The critical thing for me – which is true for a lot of folk - was that I also needed to get out of my own way to get things flowing.

Describe your business in one powerful sentence.

I work empathically and compassionately with people in distress to support their transformation and self-actualisation.

How do you integrate service to others in your business model?

 I believe the idea of service is key to good therapy. One of the most generous things I can do for my clients is to start each session with the intention of parking my own stuff in service to them. I attend to their needs and connect with their reality. Sometimes this can include a traumatic event or some other type of crisis, other times it’s just a process of settling in and settling down. I find working in service is a very interpersonal and energetic experience. Interestingly the idea of service is very aligned to a number of therapeutic modalities like Existential, Person-centred and Narrative Therapies.

Beyond this, the whole business model is about service and finding creative ways to respond to life. My service to clients has a flow-on effect and finds many ways to land in many different contexts. My groups are designed to create social and emotional capital in communities, and I also have a percentage of my clients on a reduced hourly rate as I know their circumstances would not normally allow them to engage in ongoing therapy.

What were some of the highlights and lowlights of your journey to where you are now?

Highlights include running a thriving practice and growing both as a clinician and a person, moving my practice from the front room of our house to busy downtown Leura, and finally, each and every time a client chooses to leave therapy as a happier, healthier, and wiser version of themselves.

Lowlights include self-doubt, feeling anxious about money and experiencing burnout and compassion fatigue. It took me a while to understand that the self-care I was doing wasn’t even touching the sides; I realised (the hard way) that I would need to power up my self-care and attend to my needs in a more mindful and holistic way.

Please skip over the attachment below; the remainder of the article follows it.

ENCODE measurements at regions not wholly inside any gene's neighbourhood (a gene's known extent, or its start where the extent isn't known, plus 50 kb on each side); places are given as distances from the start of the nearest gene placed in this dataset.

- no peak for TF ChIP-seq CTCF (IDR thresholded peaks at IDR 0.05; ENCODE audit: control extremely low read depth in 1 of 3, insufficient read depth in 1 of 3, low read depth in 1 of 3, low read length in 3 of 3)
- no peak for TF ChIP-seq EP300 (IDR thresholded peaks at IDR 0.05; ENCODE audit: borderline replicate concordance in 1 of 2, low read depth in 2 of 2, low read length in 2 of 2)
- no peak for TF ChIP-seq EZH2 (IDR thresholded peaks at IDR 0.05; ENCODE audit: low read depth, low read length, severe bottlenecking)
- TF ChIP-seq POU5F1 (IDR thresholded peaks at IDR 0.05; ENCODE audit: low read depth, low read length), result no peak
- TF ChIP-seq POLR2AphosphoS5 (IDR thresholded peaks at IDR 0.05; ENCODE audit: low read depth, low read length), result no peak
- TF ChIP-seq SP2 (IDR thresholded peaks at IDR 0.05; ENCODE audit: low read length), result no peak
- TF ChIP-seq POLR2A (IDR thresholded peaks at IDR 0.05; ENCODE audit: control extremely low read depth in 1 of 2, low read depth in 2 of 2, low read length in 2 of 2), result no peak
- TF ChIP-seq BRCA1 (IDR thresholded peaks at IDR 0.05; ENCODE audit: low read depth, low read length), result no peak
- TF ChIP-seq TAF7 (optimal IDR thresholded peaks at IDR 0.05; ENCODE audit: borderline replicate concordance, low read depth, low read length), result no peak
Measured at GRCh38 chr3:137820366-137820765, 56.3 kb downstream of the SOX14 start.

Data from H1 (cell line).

You think you know this stuff… but hey, it’s all in the learning, it’s all grist for the mill.

Do you have a spiritual practice?

Yes, I am a novice Buddhist. It’s taken me years to settle down and take refuge in the three jewels of the Buddha, Dharma and Sangha. I attend a local temple when I can and feel grateful to have access to these psychological and philosophical teachings. I also find gardening very spiritual; I love talking to trees - they inspire me.

Advice for others who want to start their own good hustle?

Don’t wait till all your ducks are in a row. Life is short. Finding meaningful ways to live and work is key to wellbeing. A good hustle also goes a long way in helping us to create worlds that are connected and compassionate. You might even inspire another hustler, serving to model a path that is both courageous and wonder-filled.

If you want to be featured as a Good Hustler drop me a line and tell me about your business and you and why your hustle is geeeeeewwwwwwddddd. All people I evangelise for are completely independent of me and my business ventures unless specified. I just freakin love what they do.




Screen Shot 2019-02-19 at 17.32.08.png
Polly McGee